Life with Copper

“Love me, Love my Dog” 
“This home is maintained for the comfort and convenience of the dogs”
“Warning: Watch Dog  - Watch that you don’t trip over him”

Many of us live these needlepoint sampler phrases to one degree or another. But for those of us with disabled dogs, they’ve become a way of life. It’s a lot of work to live with a disabled dog, but there are also lots of rewards. Those who know Copper, my Australian Shepherd, don’t have to ask why I don’t put him down. I surely wouldn’t be putting him out of his misery since he’s not miserable to begin with. He’s still an active and comfortable old dog, despite being a paraplegic. 

I got Copper as an 8 year old with severe fear of noises and poor eyesight. I’ve worked hard to help his confidence, and he’s made huge improvements over the years. In late 2003, then 12 years old, he started having trouble coordinating his hind legs and walking on the tops of his hind paws. We saw a neurology specialist who diagnosed a probable infection in his spine. We ran lots of tests, and for many months we tried various medications and supplements. Nothing really helped. He progressed to needing a cart, (a “doggie wheelchair”), for going out on walks in the early summer of 2004. By the end of that summer, his hind end was down completely. Since he’s in no pain that I can tell, I turned down exploratory back surgery for him and decided to just manage the symptoms. 

Fortunately, Copper has adjusted to it all much easier than I have. For inexplicable reasons he seems to have traded much of his psychological problems for the physical ones, which seem much easier for him to deal with. He has come out way ahead in the bargain and has positively bloomed in this past year. With a little help, he’s quite mobile, it’s just different than with other dogs. 

The cart gave him back the freedom to go out on hikes, to the beach, and just plain strolls around the block. It’s quite an attention getter, which means more pats and kind words from people we see. Not much gets in his way. Small dogs and children, look out! He’s a lousy driver, and he gives a whole new meaning to “heeling” as he occasionally slams a wheel into my ankles or rolls over my feet without a thought. Other dogs? His front end, dignity, and ego are in fine shape and he will stiffen up in a stance that sends its intended message. Youngsters that need discipline still get the cussing out he’s always delivered when necessary. He allows unfamiliar dogs to investigate the cart, but they always respond to Copper’s personality as if there’s nothing different about him.  Rocks? Mud? Large tree roots? Well, almost no problem. Occasionally his “inner mountain goat” will find an obstacle just too big to tackle and he will flip the cart over. Like an adventurous toddler, falling down is only a very temporary setback. Once I right him, he’s off again looking for trouble.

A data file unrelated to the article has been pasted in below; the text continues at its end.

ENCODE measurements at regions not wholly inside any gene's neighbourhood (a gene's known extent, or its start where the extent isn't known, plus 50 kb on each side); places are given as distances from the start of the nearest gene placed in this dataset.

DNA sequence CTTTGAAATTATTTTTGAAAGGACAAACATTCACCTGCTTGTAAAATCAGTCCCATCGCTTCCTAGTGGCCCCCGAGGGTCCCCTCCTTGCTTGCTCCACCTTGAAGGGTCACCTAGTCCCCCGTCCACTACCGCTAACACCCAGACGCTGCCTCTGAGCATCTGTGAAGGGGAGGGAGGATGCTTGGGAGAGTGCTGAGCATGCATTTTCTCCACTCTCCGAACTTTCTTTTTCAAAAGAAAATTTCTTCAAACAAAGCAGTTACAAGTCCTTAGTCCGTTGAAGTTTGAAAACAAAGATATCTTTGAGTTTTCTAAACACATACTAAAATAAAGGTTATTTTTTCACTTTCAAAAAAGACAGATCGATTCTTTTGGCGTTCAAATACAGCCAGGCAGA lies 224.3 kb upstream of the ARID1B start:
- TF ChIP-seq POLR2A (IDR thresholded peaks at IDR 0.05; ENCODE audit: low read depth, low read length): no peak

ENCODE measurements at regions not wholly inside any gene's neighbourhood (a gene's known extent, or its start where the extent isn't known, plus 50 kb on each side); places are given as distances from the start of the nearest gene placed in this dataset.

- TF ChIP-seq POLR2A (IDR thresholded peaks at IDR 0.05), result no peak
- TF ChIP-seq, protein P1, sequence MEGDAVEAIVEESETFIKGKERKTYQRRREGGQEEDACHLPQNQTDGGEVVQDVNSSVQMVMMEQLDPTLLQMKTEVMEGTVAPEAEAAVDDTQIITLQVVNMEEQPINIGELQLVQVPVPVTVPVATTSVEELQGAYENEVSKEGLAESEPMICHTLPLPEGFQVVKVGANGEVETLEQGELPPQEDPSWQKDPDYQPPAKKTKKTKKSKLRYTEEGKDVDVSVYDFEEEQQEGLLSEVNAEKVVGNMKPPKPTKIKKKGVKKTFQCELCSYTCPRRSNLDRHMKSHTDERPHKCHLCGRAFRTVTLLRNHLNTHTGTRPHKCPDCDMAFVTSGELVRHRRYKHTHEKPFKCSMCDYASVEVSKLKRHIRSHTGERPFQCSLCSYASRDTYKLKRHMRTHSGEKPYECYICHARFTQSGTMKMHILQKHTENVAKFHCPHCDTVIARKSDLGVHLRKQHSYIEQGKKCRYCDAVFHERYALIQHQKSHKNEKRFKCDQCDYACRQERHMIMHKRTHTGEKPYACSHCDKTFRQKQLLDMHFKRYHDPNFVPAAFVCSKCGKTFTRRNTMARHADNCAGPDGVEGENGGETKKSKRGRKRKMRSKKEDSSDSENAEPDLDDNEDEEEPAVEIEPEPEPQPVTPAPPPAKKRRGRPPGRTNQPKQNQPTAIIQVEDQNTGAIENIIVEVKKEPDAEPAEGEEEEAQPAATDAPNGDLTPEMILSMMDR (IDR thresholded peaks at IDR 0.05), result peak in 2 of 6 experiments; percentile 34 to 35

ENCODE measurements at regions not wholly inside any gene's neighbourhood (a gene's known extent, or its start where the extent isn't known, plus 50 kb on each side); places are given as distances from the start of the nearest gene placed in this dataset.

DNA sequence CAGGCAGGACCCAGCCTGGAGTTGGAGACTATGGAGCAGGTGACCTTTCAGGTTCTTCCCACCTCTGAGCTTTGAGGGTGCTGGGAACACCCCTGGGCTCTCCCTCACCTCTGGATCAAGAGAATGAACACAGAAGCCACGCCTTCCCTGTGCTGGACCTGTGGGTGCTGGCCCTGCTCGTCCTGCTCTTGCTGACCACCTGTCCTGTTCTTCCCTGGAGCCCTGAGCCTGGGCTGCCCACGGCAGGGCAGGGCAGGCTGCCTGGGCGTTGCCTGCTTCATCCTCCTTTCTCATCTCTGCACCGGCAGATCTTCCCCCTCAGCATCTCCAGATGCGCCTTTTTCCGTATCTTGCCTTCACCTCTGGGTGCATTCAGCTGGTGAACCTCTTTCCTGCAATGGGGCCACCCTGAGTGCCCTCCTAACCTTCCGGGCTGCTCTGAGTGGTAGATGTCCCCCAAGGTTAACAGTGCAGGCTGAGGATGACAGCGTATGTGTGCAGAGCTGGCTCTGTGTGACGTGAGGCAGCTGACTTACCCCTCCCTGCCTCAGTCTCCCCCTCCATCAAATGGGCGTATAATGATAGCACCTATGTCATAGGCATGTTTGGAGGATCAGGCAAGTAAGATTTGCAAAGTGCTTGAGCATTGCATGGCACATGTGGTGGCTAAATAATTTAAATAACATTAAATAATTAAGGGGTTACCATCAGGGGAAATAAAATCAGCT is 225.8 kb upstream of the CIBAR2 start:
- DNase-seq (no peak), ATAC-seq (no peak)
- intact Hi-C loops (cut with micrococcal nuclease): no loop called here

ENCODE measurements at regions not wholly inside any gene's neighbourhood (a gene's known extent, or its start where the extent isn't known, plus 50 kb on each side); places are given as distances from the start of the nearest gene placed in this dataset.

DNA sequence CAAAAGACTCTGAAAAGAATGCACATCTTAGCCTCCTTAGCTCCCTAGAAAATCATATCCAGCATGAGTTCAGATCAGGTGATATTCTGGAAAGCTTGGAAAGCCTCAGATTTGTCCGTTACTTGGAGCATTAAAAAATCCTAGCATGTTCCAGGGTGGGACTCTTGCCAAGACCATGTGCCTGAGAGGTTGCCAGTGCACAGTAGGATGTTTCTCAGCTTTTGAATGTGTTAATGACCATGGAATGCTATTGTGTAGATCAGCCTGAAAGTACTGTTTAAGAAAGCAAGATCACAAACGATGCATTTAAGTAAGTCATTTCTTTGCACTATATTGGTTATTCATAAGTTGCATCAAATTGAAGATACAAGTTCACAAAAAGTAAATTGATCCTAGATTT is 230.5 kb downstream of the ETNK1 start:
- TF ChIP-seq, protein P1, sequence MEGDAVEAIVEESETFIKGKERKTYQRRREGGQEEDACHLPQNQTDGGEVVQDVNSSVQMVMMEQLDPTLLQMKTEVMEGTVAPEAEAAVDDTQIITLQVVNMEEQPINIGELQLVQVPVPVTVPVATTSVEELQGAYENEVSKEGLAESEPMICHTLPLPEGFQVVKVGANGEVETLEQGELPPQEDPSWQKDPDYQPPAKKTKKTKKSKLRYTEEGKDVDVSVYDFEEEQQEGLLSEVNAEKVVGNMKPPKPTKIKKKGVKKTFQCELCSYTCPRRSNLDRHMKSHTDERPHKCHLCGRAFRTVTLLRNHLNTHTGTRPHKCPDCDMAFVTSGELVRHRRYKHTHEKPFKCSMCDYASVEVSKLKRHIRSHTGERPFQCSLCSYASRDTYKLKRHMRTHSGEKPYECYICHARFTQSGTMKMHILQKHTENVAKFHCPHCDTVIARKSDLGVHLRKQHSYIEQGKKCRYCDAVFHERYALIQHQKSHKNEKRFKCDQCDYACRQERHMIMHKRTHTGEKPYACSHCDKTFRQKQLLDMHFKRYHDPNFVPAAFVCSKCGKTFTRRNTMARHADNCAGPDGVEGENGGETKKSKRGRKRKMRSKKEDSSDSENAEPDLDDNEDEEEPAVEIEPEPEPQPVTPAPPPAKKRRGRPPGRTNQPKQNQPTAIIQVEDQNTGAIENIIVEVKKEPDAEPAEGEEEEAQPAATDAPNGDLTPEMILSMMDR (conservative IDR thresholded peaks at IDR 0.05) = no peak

At home where I don’t use the cart, Copper drags his hind legs to get around. It looks distressing to the uninitiated, but it doesn’t seem to bother him much. It seems to be a fact of life for him that he accepts; just as he accepts that he can’t turn doorknobs or reach treats on a high shelf. He has a ramp from my bedroom into the yard; so it’s easy enough for him to get in and out at will when the door is open. It’s amazing how quickly he can move like this when he’s got cause. The DWP meter reader, noisy passersby, or a cat in the yard will send him “running”. Running more like a sea lion than a dog, off he goes down his ramp to defend his turf with a barrage of noise.

Of course it’s not all rosy. He’s often incontinent, so my bedroom looks much like a nursing home these days, with the necessary supplies at the ready. Taking him out in a sling to go potty, in the pouring rain and before any caffeine, is just no fun at all. Packing up his cart and kit is a lot like taking a baby anywhere; we often have quite a bit of luggage. Going any place new often requires thought and planning. My back often groans at lifting him in or out of the car. We’ve also run into the more usual problems of aging dogs, such as hypothyroidism and a touch of cognitive disorder.  His basic care is probably more time consuming and costly than most other dogs. But those are all my inconveniences, not his. 

It’s definitely worth any inconvenience to see Copper get excited when I bring out his cart or a treat. When I see him and my other dog, Leilah, get silly with each other, or see him follow her around sniffing every other tree at the park, I forget about the mess I had to clean up that morning. Seeing him race unexpectedly into the lake at the Santa Fe Dam after a duck (fortunately his cart floats) makes me realize that he still finds life exciting. Watching him bask in a rented kayak, with occasional alerting at the sea birds, makes me see how he still enjoys it all. Seems that no one’s told him he’s disabled.

Copper, in honor of your 14th birthday this month, I want to publicly thank you for all the lessons you’ve tried to teach me, about acceptance, grace, and spirit. Keep on truckin’, old man! 

January 2005

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